Brand X is considered key case law in the debate of net neutrality in the United States, as it established that the FCC had the authority to classify Internet service as either an information service or a telecommunications service, if the facts were muddy and even if its decision didn't best suit the facts.
Challenges to the FCC's interpretation from technical and economic standpoints have generally been overridden by the case law precedent set by Brand X.
The FCC created net neutrality protections three for Internet service providers three, each time resulting in legal battles resolved at the court, with the decision bound by Brand X:
Again this was challenged in court, but in the 2016 case United States Telecom Ass'n v. FCC , the court determined that the FCC's authority to reclassify ISPs was still valid from the Brand X ruling.
In 2020, Thomas wrote a lone dissent in the Supreme Court's rejection to hear Baldwin v. United States, a case involving the Internal Revenue Service (IRS) and its interpretation of policies. Lower courts had ruled in favor of the IRS in light of Brand X. Thomas, who had authored the original Brand X majority opinion, wrote in the dissent that "Regrettably, Brand X has taken this Court to the precipice of administrative absolutism. Under its rule of deference, agencies are free to invent new (purported) interpretations of statutes and then require courts to reject their own prior interpretations." and had suggested that the Court should revisit Brand X as he sees it now "to be inconsistent with the Constitution, the Administrative Procedure Act (APA), and traditional tools of statutory interpretation."
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The Federal Communications Commission (FCC) is an independent agency of the United States government that regulates communications by radio, television, wire, satellite, and cable across the United States. The FCC maintains jurisdiction over the areas of broadband access, fair competition, radio frequency use, media responsibility, public safety, and homeland security.
The Communications Act of 1934 is a United States federal law signed by President Franklin D. Roosevelt on June 19, 1934 and codified as Chapter 5 of Title 47 of the United States Code, 47 U.S.C. § 151 et seq. The Act replaced the Federal Radio Commission with the Federal Communications Commission (FCC). It also transferred regulation of interstate telephone services from the Interstate Commerce Commission to the FCC.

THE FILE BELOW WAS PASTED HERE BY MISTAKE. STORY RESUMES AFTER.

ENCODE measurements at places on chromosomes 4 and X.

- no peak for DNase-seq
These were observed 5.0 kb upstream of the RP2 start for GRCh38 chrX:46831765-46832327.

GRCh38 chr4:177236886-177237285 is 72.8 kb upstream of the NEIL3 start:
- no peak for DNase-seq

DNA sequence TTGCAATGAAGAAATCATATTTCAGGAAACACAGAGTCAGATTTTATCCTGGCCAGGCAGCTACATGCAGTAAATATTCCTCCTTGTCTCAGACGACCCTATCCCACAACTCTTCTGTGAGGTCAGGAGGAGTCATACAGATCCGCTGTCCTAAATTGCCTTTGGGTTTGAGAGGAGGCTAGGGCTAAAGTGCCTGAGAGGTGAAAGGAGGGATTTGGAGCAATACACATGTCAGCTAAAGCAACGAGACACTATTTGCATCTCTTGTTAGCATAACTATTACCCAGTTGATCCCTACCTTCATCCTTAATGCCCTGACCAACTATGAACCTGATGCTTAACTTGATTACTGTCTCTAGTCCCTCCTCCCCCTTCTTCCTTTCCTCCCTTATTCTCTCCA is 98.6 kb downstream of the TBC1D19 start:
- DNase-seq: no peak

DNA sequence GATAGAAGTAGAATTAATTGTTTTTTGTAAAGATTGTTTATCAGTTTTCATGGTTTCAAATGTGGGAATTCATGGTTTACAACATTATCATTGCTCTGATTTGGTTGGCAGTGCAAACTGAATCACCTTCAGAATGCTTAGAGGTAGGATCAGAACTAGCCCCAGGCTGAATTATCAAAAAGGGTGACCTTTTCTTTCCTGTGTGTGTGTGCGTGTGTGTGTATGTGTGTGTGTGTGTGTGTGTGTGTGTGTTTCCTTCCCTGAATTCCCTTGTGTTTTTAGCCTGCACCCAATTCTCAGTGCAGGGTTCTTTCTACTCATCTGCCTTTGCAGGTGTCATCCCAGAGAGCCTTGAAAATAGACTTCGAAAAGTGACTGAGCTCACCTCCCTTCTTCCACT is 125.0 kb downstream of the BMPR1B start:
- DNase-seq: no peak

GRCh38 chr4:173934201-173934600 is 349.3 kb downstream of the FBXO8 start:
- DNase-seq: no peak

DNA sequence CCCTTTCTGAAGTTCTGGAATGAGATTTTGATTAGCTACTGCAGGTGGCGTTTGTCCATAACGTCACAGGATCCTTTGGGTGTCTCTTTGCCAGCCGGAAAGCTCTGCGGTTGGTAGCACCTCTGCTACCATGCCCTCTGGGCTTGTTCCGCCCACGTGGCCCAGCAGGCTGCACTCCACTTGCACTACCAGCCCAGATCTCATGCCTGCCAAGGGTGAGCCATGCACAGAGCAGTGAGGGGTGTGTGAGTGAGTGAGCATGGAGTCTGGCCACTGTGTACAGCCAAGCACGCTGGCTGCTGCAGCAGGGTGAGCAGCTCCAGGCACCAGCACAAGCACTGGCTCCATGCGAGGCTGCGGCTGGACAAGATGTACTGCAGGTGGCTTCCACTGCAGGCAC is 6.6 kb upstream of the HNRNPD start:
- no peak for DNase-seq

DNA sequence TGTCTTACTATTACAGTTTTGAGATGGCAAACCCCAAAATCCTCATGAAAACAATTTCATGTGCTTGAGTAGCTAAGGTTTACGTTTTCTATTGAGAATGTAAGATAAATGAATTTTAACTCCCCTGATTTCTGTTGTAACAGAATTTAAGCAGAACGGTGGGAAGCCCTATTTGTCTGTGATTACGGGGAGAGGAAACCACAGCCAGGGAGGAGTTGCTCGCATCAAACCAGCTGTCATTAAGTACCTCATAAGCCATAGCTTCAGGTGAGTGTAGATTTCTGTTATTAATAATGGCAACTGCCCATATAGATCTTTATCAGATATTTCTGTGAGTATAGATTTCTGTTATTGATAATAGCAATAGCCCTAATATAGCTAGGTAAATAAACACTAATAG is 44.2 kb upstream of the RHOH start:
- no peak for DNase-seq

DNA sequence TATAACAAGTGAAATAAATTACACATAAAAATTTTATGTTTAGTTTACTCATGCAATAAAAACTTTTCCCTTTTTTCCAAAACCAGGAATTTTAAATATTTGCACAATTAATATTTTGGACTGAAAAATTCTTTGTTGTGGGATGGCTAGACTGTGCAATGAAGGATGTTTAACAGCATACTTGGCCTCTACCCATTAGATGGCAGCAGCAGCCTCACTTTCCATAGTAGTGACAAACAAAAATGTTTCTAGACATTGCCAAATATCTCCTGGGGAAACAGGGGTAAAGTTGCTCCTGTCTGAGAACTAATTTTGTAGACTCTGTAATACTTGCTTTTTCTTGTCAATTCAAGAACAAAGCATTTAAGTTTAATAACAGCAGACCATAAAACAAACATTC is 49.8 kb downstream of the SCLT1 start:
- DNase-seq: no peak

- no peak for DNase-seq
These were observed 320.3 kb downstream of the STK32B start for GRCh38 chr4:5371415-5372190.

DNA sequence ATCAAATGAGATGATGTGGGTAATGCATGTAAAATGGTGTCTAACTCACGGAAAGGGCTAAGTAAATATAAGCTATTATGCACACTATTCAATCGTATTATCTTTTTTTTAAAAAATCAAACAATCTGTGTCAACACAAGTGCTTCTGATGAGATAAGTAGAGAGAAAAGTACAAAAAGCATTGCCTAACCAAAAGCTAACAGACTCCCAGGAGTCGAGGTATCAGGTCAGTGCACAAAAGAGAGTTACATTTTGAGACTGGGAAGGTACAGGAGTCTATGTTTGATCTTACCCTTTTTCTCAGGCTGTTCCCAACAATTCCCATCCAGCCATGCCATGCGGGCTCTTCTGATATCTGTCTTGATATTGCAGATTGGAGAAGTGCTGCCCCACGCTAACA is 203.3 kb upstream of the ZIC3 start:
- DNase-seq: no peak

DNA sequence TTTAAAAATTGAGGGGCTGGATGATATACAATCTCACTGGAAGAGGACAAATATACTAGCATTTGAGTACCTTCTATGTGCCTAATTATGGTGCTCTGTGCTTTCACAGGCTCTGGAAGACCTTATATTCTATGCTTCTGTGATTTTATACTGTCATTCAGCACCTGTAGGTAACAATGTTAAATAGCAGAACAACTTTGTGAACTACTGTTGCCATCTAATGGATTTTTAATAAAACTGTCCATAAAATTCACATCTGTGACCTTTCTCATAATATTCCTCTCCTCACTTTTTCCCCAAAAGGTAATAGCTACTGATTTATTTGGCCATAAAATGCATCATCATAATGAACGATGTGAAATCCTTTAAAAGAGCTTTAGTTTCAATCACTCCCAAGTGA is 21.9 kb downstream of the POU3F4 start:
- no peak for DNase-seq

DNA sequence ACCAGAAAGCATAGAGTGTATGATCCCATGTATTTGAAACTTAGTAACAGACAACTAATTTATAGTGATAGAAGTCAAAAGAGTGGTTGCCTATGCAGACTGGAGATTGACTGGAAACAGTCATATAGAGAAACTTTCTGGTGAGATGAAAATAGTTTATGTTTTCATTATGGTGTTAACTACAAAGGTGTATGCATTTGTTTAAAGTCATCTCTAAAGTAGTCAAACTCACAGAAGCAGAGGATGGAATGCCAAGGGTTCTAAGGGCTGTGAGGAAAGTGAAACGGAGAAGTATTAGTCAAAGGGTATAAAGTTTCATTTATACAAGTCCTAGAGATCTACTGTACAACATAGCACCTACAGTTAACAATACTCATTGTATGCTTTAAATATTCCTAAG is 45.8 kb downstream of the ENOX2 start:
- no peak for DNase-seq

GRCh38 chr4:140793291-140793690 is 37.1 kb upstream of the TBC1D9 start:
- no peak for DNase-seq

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Net neutrality law refers to laws and regulations which enforce the principle of net neutrality.
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Net neutrality is the principle that governments should mandate Internet service providers to treat all data on the Internet the same, and not discriminate or charge differently by user, content, website, platform, application, type of attached equipment, or method of communication. For instance, under these principles, internet service providers are unable to intentionally block, slow down or charge money for specific websites and online content.
Mozilla v. FCC was a legal case heard in the United States Court of Appeals for the District of Columbia Circuit in 2019 related to net neutrality in the United States. The case centered on the Federal Communications Commission (FCC)'s decision in 2017 to rollback its prior 2015 Open Internet Order, reclassifying Internet services as an information service rather than as a common carrier, deregulating principles of net neutrality that had been put in place with the 2015 order. The proposed rollback had been publicly criticized during the open period of discussion, and following the FCC's issuing of the rollback, several states and Internet companies sued the FCC. These cases were consolidated into the one led by the Mozilla Corporation.